Investigators looking into the helicopter crash that killed Kobe Bryant and his daughter Gianna say there is no evidence of a ‘catastrophic internal failure’.
The interim report issued by the National Transportation Safety Board (NTSB) 12 days after the accident also said examination of both rotor assemblies found damage “consistent with powered rotation at the time of impact.”
The preliminary findings pointed to no obvious signs of mechanical problems that may have contributed to the fiery crash on January 26.
New images have been released by the NTSB which show the doomed helicopter moments before the crash that killed everyone on board.
The death of Bryant, an 18-time all-star in the National Basketball Association and one of the world’s most admired sports figures, prompted an outpouring of shock and grief from fans and fellow athletes around the globe.
The retired Los Angeles Lakers forward had been on his way to a youth basketball tournament in which he was coaching and his daughter and two other girls aboard the luxury chopper were due to compete.
The report did not rule out that mechanical issues might yet be identified when the engines and other parts recovered from the wreckage of the Sikorsky S-76B are disassembled and more closely examined.
NTSB board member Jennifer Homendy said two days after the tragedy that clouds, fog and limited visibility reported in the vicinity of the crash would be a key focus of the investigation.
Videos and photographs taken by the public in the area depict fog and low clouds obscuring the hilltops around the crash site, including security video footage showing the helicopter disappearing into clouds moments before it went down, according to the report.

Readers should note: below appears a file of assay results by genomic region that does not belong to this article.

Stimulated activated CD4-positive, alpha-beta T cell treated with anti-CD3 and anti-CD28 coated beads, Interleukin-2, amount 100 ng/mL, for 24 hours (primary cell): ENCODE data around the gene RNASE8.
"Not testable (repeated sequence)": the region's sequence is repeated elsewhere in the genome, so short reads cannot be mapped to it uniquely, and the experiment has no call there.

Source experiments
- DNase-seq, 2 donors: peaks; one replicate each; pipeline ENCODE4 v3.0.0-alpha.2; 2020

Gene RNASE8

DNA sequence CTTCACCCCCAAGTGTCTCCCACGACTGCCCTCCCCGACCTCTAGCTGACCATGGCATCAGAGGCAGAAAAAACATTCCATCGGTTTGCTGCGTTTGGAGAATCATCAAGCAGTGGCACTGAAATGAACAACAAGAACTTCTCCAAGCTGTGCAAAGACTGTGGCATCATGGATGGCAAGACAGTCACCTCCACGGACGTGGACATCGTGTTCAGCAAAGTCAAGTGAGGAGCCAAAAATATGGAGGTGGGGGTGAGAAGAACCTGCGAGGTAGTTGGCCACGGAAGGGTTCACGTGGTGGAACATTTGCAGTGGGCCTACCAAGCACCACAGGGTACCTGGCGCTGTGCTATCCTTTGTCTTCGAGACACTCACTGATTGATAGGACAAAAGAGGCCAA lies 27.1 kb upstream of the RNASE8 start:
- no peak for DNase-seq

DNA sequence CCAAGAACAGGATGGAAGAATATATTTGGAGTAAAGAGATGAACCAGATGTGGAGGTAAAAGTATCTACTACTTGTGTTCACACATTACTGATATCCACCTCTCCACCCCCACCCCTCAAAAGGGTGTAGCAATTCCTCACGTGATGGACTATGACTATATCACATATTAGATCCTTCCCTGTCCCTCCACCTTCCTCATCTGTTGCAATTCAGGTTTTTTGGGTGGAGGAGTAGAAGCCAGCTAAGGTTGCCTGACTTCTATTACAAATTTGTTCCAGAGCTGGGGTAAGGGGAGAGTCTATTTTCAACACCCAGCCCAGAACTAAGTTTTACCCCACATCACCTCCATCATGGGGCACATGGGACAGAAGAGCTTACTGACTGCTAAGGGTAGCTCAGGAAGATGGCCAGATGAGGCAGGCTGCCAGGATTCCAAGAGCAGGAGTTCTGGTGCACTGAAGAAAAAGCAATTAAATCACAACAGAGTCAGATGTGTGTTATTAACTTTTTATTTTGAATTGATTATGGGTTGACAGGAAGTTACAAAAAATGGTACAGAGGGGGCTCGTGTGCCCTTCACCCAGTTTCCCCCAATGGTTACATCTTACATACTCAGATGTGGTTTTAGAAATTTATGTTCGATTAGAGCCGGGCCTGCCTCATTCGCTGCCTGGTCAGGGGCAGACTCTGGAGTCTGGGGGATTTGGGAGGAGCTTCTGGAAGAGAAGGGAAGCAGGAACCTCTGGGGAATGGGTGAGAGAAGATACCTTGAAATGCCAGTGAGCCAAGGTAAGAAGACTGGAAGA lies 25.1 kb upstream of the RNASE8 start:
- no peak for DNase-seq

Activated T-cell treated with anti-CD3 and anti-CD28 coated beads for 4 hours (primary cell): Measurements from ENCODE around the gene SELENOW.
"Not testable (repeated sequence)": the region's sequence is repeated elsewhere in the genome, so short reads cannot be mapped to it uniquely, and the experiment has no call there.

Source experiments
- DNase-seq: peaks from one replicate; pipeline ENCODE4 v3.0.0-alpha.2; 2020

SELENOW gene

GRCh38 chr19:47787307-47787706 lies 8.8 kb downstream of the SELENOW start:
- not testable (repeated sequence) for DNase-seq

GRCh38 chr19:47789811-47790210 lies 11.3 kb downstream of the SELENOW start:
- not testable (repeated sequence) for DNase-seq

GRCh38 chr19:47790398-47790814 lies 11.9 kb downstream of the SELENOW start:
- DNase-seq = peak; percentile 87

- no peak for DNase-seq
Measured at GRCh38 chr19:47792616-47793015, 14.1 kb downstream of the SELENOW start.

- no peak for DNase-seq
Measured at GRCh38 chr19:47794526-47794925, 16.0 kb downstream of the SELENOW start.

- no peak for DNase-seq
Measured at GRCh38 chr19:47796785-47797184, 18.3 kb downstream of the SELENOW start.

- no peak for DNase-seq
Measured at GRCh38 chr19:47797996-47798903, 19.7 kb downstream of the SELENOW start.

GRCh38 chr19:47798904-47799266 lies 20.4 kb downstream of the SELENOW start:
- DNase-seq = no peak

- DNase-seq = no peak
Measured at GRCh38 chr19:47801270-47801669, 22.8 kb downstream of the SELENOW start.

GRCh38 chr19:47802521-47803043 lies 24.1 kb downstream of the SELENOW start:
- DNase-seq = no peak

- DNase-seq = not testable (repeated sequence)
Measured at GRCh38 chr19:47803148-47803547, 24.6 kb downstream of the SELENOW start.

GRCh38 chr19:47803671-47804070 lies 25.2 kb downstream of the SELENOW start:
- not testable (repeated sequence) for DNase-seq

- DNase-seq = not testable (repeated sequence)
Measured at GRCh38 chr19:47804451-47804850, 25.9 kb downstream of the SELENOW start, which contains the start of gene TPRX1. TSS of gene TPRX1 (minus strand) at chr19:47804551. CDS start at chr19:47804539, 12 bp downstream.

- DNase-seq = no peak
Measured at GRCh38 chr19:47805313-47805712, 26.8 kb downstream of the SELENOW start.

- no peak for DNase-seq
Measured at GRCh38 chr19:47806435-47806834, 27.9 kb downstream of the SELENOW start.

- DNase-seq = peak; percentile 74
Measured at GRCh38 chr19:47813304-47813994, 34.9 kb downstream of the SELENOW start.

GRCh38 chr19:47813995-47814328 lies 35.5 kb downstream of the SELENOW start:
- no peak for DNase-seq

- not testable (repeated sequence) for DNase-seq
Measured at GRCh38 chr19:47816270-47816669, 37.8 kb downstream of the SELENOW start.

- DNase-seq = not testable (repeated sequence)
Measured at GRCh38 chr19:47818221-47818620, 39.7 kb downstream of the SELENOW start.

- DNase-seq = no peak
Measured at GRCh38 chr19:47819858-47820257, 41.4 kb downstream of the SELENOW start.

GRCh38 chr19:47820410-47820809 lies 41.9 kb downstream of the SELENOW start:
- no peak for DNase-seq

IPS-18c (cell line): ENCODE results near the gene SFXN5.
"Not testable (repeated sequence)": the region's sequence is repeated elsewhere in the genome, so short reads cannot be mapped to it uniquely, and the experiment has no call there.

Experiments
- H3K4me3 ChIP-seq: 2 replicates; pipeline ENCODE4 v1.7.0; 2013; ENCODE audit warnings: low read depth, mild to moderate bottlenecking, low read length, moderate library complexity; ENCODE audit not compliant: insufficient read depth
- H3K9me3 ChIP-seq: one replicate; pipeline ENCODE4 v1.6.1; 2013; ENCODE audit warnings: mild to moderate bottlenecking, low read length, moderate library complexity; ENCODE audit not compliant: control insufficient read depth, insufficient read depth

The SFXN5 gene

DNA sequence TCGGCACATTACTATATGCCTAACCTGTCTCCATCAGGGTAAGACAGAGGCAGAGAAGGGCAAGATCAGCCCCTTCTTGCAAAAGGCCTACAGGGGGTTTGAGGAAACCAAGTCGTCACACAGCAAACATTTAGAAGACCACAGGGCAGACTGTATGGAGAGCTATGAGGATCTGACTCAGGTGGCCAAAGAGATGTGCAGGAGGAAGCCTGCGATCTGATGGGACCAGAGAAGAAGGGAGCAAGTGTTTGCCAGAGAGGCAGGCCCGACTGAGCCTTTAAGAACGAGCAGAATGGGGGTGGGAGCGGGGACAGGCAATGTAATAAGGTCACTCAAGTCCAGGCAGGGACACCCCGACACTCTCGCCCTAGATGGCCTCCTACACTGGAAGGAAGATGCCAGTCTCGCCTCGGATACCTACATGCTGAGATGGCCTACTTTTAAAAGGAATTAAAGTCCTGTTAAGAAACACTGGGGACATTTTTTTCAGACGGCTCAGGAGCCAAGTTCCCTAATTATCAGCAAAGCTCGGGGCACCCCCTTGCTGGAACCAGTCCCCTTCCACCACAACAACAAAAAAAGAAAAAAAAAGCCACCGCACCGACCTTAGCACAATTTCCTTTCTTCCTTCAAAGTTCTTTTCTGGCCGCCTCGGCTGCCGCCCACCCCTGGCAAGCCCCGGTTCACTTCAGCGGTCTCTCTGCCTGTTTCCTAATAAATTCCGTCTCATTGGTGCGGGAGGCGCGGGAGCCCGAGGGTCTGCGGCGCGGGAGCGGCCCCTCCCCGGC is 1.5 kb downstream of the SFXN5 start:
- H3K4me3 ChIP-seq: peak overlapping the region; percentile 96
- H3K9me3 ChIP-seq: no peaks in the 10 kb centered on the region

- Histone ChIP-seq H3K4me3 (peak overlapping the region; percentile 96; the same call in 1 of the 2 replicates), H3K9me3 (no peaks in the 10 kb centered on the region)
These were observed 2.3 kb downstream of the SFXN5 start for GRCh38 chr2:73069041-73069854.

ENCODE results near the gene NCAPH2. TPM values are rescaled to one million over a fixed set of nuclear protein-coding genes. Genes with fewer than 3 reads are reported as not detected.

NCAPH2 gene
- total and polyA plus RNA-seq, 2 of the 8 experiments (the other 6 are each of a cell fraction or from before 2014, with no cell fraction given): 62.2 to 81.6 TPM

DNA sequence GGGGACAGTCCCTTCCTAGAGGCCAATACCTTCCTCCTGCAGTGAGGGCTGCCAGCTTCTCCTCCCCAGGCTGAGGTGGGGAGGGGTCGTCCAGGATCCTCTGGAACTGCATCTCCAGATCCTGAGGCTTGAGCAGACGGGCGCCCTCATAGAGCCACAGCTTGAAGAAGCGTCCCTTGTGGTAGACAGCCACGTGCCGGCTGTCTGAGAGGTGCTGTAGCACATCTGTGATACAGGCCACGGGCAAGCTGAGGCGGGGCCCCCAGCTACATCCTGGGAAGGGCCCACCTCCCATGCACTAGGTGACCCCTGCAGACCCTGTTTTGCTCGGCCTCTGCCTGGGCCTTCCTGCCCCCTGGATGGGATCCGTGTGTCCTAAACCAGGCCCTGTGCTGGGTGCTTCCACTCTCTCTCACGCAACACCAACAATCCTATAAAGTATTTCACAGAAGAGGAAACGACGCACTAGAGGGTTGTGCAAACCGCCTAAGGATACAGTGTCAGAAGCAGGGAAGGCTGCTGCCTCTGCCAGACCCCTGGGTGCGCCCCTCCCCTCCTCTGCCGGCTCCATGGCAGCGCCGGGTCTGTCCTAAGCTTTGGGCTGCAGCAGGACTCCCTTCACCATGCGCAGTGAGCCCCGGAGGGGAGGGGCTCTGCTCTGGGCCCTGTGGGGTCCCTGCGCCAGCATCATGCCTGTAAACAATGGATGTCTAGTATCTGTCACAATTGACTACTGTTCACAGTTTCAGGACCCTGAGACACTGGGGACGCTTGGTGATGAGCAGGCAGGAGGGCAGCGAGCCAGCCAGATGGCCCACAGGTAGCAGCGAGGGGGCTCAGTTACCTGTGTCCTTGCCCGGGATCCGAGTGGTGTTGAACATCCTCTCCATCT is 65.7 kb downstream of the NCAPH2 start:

The NTSB also quoted a witness from a mountain bike trail in foothills surrounded by mist who recounted briefly glimpsing the helicopter emerging from clouds as it rolled to the left before crashing seconds later a short distance away from him.
The pilot, an experienced aviator certified as an instructor, was navigating by visual orientation, not by instrument guidance, during the entirety of the ill-fated flight, the NTSB said.
“An experienced but nevertheless single pilot in bad weather is a bad formula for the safe operation of a helicopter,” he told Reuters.
Shortly before radar contact with Bryant’s helicopter was lost, the pilot had told air traffic control he was trying to climb above a cloud layer, the NTSB said.
Moments later the aircraft banked to the left and began to descend, slamming into the ground at more 45 miles per hour (72 kph) and bursting into flames.
“The entire fuselage/cabin and both engines were subjected to a post-crash fire,” the report said.
The wreckage, strewn about an impact crater, was found in the foothills of the Santa Monica Mountains near the town of Calabasas, about 40 miles (64 km) northwest of downtown Los Angeles.
The agency said the conclusions it reaches on the cause of the crash and contributing factors will be published in its final report, which is expected in 12 to 18 months.